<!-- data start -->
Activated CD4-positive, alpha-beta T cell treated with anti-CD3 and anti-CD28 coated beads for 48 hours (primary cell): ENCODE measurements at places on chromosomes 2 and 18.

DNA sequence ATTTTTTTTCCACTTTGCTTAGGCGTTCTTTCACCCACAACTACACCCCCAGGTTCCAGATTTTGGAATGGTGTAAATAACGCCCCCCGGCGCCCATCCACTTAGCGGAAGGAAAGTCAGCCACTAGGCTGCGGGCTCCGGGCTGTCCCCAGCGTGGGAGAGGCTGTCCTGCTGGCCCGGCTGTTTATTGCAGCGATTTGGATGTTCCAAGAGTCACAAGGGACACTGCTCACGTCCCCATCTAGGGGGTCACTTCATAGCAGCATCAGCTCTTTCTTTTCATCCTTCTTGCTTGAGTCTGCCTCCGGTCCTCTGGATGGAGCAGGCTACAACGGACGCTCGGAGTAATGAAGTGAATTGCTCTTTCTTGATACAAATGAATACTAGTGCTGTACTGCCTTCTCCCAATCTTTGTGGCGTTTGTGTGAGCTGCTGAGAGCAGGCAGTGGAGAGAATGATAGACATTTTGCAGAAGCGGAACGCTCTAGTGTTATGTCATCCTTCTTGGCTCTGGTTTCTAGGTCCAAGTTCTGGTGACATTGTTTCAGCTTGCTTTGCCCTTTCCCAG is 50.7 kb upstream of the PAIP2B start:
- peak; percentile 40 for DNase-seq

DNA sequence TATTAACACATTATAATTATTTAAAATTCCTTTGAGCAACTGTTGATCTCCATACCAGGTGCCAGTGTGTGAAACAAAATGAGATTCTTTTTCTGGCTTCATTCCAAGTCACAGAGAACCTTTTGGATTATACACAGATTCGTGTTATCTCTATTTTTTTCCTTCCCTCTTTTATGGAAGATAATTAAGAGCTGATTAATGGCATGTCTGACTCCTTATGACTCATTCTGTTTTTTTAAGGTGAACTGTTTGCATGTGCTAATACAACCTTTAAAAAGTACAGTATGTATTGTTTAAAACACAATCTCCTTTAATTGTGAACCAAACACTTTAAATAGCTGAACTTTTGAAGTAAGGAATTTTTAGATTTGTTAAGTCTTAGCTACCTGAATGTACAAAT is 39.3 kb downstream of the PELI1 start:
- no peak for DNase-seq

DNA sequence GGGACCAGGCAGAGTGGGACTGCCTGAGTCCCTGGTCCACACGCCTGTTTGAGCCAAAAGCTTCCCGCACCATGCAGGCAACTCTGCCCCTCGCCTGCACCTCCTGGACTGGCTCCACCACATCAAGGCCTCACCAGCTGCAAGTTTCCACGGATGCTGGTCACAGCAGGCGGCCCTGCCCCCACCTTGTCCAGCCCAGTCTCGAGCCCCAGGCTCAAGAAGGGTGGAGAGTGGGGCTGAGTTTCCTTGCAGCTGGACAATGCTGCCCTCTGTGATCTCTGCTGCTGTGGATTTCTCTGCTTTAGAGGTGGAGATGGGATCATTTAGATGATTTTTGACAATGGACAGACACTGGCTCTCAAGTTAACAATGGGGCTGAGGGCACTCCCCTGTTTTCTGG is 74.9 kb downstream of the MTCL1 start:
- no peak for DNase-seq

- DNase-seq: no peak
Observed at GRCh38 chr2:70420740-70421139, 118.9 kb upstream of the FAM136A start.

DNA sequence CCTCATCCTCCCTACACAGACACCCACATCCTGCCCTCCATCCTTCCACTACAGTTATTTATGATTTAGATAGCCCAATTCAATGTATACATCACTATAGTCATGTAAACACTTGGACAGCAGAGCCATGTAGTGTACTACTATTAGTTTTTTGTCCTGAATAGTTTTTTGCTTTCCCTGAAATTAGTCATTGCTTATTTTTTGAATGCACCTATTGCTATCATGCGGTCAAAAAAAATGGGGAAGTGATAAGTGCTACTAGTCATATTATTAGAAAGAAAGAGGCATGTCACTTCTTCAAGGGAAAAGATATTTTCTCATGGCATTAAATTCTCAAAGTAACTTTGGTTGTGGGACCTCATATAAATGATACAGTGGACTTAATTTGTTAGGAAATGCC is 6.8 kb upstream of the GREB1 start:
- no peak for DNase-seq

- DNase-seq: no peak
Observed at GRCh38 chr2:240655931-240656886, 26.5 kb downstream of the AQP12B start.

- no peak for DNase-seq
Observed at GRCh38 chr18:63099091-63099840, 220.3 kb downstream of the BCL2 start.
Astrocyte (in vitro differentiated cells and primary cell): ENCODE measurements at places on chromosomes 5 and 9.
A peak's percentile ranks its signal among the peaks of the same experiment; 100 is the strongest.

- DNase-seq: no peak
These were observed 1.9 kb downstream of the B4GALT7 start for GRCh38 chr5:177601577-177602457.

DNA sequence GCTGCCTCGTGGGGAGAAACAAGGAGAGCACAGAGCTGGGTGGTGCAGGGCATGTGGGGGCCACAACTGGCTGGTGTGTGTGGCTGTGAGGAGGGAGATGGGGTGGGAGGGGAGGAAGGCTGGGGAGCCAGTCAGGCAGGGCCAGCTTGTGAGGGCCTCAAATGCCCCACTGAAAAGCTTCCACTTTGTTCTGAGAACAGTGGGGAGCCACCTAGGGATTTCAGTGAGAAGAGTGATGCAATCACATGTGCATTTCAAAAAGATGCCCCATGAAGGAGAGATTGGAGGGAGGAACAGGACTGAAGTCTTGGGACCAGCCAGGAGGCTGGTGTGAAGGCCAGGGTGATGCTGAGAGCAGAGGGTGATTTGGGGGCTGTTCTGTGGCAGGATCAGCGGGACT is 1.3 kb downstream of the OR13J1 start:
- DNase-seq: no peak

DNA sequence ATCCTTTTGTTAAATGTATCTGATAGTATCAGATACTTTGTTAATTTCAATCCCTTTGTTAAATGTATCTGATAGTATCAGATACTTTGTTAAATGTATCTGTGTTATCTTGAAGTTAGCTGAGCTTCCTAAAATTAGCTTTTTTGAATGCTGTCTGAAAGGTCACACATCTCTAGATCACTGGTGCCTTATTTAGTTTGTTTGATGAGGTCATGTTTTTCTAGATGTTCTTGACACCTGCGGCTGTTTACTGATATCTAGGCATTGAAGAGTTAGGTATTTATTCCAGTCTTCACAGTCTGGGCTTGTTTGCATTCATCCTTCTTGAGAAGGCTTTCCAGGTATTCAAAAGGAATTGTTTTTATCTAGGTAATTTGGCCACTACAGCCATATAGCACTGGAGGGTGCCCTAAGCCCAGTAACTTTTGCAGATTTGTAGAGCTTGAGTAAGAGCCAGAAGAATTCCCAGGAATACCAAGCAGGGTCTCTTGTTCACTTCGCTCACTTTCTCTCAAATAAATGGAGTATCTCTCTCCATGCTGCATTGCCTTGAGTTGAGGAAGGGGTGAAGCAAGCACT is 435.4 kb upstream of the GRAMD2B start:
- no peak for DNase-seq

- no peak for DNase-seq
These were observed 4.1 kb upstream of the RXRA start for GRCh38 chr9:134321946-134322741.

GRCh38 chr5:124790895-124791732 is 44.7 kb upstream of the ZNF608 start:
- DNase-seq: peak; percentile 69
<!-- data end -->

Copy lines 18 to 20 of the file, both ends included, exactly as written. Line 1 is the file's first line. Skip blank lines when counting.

- DNase-seq: no peak
These were observed 1.9 kb downstream of the B4GALT7 start for GRCh38 chr5:177601577-177602457.

DNA sequence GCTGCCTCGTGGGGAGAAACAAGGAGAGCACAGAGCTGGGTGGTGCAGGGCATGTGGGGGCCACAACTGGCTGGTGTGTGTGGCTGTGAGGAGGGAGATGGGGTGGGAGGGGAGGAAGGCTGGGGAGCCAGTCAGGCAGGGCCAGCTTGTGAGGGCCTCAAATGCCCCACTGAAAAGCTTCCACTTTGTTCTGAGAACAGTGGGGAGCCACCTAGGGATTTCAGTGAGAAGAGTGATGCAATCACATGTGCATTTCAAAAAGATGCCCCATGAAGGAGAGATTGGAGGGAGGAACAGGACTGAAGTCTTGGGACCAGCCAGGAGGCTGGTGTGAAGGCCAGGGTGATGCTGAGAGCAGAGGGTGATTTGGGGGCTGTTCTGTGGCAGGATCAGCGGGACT is 1.3 kb downstream of the OR13J1 start: